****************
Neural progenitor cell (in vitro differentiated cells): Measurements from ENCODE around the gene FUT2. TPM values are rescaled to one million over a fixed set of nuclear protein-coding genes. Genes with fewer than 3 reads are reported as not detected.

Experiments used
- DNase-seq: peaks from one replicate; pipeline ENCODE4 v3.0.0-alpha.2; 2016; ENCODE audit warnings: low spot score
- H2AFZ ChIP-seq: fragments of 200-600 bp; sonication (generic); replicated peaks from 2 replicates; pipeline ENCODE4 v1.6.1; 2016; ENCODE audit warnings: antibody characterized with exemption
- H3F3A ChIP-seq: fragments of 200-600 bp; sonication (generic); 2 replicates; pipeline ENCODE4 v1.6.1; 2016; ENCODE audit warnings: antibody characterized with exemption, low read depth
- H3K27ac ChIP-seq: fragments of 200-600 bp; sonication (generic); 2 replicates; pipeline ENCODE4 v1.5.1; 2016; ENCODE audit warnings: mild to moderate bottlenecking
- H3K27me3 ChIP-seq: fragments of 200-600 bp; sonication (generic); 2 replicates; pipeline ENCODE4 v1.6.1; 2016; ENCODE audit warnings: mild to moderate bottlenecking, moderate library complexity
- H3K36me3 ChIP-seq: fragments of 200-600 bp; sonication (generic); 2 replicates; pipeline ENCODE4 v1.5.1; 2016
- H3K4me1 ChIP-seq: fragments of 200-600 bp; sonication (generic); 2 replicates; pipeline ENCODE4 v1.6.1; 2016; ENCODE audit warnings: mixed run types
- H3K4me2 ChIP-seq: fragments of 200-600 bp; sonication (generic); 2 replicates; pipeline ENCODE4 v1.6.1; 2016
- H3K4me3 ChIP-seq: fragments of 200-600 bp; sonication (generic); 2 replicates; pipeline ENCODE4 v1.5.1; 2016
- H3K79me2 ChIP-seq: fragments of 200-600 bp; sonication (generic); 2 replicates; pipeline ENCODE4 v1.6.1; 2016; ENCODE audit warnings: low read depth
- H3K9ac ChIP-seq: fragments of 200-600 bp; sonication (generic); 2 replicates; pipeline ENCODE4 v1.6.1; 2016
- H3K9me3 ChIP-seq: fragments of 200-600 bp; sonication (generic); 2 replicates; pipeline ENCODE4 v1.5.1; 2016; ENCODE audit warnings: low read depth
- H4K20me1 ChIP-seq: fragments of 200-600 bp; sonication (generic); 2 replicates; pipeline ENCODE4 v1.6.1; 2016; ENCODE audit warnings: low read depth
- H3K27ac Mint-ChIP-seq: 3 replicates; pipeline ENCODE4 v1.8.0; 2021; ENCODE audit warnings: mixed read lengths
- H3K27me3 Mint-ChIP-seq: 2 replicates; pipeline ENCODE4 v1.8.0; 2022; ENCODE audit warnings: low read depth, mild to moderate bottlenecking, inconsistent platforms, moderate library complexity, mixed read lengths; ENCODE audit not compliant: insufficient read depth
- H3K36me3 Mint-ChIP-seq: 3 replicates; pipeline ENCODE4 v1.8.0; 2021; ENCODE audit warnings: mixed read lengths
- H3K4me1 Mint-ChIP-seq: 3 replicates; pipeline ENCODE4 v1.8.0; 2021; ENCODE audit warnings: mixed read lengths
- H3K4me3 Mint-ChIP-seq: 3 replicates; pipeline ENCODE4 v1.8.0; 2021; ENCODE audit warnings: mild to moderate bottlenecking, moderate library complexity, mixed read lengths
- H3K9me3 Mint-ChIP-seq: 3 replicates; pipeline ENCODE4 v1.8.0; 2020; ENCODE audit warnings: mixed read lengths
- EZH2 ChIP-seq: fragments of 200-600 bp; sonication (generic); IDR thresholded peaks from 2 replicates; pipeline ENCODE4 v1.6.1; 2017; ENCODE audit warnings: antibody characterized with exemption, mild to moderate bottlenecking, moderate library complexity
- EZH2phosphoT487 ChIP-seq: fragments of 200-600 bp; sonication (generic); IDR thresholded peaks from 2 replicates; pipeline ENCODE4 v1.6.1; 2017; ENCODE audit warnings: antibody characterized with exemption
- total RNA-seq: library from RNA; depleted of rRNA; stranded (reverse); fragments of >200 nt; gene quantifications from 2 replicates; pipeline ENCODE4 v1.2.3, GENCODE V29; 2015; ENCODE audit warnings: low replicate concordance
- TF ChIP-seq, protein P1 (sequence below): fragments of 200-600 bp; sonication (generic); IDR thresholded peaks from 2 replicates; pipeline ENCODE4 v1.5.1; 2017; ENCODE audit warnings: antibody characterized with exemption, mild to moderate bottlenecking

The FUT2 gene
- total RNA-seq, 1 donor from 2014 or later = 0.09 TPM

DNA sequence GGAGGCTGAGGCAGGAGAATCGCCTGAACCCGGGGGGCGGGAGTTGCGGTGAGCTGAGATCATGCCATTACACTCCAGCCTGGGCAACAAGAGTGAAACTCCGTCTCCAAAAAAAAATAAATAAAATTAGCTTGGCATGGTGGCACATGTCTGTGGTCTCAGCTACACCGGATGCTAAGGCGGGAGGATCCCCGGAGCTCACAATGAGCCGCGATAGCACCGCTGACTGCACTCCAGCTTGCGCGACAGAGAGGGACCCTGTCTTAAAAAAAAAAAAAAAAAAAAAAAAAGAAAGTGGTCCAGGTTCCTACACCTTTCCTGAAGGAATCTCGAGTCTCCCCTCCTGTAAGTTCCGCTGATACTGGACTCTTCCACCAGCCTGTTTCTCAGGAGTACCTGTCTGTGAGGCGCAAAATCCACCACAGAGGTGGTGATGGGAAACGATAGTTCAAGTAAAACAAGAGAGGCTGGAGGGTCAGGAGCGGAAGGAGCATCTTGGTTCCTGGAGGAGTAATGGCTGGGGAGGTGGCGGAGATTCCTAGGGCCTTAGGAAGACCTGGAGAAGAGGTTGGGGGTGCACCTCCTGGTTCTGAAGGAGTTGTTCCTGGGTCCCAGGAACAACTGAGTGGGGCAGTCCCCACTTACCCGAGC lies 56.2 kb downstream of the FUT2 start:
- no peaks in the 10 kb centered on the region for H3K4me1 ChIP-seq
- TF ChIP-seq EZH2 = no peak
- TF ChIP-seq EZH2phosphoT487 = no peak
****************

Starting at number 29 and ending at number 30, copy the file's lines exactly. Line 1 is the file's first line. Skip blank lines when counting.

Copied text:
- no peaks in the 10 kb centered on the region for H3K4me1 ChIP-seq
- TF ChIP-seq EZH2 = no peak